In North Korea, you’re never far from a Kim.

Portraits of late leaders Kim Jong Il and Kim Il Sung hang in nearly every office, school and public space, and couples are given a copy on their wedding day. “Kim Il Sung and Kim Jong Il are considered to be gods” in North Korea, Je Son Lee, a defector who fled the country in 2011, told NK News. “That’s why we have to have their portraits, in order to be with them all the time. It’s almost equivalent to having the cross of the statues of Jesus at church.”

Kim Jong Un came to power in 2011, after the death of his father Kim Jong Il, but he did not have an official portrait until this week.

In the painting, unveiled on state television during a visit by the Cuban president, Kim is shown smiling, wearing black-rimmed glasses and a Western-style suit and tie.

North Korea expert Soo Kim said the portrait’s unveiling might suggest that Kim believes he’s entering a new stage in his leadership. “It suggests he’s confident enough in his consolidation of power,” she said, and feels he is “no longer just in the shadows of father and grandfather.”

His new portrait could also signal his acknowledgment of a new era in North Korean governance. Unlike his father, who relied heavily on the military, Kim has pursued diplomatic connections around the world. He traveled to South Korea and China, and held a summit with President Trump.

In the painting, “he looks very jovial and very happy,” Soo Kim said.

It’s a persona he also seems to channel on his trips abroad. Ahead of his meeting with Trump in Singapore, he took selfies with local leaders and smiled for onlookers. Soo Kim believes this carefully cultivated image is meant to help the young leader cultivate relationships — and, in turn, favor — with foreign leaders. His decision to wear a suit and tie for his portrait, instead of more traditional attire, may also signal his attempt to split from his father’s reclusive image.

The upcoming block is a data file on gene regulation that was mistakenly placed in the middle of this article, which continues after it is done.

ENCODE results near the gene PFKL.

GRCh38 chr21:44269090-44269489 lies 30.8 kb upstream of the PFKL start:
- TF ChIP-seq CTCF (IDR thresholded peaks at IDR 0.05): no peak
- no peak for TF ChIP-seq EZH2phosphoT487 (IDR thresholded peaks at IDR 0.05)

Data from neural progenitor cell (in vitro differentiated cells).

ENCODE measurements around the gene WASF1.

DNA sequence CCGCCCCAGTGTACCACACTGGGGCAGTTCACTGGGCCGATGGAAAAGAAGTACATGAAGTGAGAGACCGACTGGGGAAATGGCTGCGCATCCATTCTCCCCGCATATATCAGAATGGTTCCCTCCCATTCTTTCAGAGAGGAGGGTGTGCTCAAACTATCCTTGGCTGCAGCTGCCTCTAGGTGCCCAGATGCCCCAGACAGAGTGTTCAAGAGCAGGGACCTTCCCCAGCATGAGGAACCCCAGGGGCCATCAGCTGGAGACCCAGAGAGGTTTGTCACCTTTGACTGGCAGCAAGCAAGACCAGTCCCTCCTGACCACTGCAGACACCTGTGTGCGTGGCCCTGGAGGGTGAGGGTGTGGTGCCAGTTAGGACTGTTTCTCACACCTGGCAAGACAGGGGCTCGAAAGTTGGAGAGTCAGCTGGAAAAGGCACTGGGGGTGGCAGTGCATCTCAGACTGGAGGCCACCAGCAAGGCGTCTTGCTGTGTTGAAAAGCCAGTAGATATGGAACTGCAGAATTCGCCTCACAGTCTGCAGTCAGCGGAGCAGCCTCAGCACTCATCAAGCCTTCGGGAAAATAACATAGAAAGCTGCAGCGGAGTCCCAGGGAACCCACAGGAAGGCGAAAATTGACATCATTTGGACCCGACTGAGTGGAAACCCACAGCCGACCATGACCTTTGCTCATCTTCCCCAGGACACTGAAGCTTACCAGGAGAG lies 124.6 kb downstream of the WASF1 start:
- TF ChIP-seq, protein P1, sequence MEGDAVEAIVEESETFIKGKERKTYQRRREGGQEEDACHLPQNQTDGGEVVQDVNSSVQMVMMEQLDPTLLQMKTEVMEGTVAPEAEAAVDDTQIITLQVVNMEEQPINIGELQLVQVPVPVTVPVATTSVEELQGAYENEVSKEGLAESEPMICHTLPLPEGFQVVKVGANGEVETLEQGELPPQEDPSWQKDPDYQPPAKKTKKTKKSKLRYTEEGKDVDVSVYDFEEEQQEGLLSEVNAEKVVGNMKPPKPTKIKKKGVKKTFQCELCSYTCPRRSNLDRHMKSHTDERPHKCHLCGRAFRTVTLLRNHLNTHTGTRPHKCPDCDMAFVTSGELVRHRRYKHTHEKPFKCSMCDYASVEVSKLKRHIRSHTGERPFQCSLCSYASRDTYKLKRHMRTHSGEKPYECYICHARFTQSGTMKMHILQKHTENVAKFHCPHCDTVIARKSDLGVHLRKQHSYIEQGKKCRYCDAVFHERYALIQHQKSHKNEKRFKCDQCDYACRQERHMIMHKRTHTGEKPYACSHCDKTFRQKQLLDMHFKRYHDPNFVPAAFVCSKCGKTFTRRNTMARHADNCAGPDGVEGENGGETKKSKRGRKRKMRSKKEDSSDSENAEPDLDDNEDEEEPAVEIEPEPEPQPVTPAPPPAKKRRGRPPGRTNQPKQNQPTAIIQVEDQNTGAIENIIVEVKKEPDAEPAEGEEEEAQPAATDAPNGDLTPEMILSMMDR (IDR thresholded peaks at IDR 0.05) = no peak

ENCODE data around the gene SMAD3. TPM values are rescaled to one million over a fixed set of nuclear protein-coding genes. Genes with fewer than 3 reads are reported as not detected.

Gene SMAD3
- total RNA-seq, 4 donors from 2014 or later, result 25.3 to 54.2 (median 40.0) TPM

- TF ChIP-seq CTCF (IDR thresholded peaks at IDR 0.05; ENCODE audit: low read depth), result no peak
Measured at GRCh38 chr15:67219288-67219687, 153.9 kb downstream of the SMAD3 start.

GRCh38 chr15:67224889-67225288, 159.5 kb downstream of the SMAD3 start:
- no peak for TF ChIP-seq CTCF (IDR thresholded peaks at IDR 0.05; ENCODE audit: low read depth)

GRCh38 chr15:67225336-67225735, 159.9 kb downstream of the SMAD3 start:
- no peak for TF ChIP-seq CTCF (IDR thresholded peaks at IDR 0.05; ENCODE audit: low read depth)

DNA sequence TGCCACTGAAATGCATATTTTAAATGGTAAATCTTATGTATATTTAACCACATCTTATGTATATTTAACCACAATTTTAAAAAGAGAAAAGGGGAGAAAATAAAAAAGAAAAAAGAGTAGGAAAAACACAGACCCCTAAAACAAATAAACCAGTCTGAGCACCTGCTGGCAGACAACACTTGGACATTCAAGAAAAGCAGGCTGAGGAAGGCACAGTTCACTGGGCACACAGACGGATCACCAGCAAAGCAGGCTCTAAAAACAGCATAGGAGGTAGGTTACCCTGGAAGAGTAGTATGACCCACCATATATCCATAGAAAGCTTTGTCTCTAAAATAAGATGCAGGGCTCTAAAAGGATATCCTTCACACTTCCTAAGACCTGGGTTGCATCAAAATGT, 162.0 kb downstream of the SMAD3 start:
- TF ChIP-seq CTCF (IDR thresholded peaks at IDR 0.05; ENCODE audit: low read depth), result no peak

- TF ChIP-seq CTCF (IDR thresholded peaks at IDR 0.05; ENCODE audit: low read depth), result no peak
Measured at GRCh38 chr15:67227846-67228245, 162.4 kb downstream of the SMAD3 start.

“One picture speaks so many words,” Soo Kim said.

B.G. Muhn, a Georgetown University professor who studies North Korean art, said Kim took a long time to find an artist for his portrait. “Artists had not been approved to paint a portrait of Kim Jong Un for years after Kim assumed power in 2011,” Muhn said. “Even when I consulted a North Korean artist early this year, he told me approval for Kim Jong Un’s portrait has not been issued yet.”

Muhn predicts the portrait will be produced on a mass scale and up for viewing at locations countrywide.

If so, hosts will likely have to follow the same regulations for other Kim portraits. The portraits must be hung high on an empty wall so that no one’s head is taller. They also must be cleaned at least a couple of times a week. If dust is found on the frame, the keeper of the portrait is forced to pay a fine.

Min Joo Kim contributed to this report.

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